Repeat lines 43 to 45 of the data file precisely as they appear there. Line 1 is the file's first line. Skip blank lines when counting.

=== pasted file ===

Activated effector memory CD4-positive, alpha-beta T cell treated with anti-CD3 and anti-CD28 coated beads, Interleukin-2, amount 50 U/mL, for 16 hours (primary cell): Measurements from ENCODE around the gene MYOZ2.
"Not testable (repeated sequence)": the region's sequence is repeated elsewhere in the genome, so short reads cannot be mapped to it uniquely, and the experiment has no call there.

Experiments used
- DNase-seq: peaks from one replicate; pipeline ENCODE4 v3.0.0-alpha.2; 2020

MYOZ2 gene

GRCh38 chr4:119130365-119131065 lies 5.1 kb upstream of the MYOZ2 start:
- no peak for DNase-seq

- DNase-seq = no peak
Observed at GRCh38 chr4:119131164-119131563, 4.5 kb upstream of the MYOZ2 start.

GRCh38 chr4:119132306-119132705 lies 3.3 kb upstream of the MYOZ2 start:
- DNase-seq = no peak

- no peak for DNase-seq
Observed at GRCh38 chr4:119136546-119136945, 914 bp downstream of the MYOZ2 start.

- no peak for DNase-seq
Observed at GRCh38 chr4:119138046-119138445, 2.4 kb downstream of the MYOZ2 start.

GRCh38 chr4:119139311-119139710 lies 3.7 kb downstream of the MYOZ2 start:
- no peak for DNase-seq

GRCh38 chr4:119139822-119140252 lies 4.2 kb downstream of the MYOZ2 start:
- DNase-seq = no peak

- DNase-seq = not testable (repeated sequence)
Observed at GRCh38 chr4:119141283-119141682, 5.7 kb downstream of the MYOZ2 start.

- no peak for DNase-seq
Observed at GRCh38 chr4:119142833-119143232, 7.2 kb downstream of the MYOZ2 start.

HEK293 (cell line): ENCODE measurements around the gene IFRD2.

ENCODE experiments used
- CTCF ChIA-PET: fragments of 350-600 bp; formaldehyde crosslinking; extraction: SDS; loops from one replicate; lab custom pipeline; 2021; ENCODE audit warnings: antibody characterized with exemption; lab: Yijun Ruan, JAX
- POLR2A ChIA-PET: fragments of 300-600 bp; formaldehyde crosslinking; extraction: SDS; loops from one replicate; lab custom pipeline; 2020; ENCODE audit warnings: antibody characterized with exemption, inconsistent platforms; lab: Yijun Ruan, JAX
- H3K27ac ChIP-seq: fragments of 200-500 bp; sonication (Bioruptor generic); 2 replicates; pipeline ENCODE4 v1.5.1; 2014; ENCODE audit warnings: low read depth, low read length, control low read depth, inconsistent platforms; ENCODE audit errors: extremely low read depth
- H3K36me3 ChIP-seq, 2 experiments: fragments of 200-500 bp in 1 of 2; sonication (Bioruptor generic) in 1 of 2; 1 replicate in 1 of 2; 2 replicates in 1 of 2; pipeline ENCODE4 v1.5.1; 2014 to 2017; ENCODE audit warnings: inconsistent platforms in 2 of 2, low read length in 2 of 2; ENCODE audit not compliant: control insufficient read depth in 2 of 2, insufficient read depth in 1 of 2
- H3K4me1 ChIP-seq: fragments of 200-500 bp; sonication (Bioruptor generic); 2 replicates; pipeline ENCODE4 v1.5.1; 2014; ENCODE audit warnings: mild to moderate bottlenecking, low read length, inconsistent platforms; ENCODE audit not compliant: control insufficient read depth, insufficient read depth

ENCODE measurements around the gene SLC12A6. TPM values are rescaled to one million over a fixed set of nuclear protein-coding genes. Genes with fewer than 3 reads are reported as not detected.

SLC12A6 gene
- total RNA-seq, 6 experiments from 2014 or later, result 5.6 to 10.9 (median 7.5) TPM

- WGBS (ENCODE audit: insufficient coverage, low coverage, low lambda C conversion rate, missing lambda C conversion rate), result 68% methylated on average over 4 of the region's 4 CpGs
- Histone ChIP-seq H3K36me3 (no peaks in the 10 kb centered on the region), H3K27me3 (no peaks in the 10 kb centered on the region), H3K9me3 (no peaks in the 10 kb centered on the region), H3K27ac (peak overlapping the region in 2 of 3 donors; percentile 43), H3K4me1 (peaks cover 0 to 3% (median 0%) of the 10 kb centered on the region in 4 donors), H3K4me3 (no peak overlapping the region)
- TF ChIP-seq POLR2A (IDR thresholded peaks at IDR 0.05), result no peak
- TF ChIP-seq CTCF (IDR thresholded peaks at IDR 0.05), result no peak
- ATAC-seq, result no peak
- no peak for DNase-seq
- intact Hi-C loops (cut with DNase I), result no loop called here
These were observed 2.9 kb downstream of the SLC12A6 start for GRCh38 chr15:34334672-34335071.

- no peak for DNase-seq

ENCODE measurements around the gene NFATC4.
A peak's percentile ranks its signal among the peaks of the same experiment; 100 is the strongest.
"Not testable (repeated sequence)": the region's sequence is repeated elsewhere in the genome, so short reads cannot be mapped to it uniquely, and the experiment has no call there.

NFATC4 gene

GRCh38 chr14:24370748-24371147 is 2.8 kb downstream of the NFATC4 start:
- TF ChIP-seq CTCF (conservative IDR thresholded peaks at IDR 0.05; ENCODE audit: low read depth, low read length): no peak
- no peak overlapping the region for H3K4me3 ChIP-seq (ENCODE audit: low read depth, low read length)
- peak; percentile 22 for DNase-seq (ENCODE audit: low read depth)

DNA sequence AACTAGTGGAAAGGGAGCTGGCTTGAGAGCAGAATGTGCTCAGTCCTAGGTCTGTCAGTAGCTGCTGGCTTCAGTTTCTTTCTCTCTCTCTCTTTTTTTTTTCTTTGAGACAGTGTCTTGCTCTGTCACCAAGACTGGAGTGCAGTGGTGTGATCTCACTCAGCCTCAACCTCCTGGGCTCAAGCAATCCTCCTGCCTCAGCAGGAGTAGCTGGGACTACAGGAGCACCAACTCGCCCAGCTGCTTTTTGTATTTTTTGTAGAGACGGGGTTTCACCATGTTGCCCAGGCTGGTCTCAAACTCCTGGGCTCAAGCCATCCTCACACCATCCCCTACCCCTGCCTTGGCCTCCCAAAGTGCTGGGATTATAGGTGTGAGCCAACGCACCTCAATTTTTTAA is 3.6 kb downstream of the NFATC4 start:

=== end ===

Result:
ENCODE measurements around the gene NFATC4.
A peak's percentile ranks its signal among the peaks of the same experiment; 100 is the strongest.
"Not testable (repeated sequence)": the region's sequence is repeated elsewhere in the genome, so short reads cannot be mapped to it uniquely, and the experiment has no call there.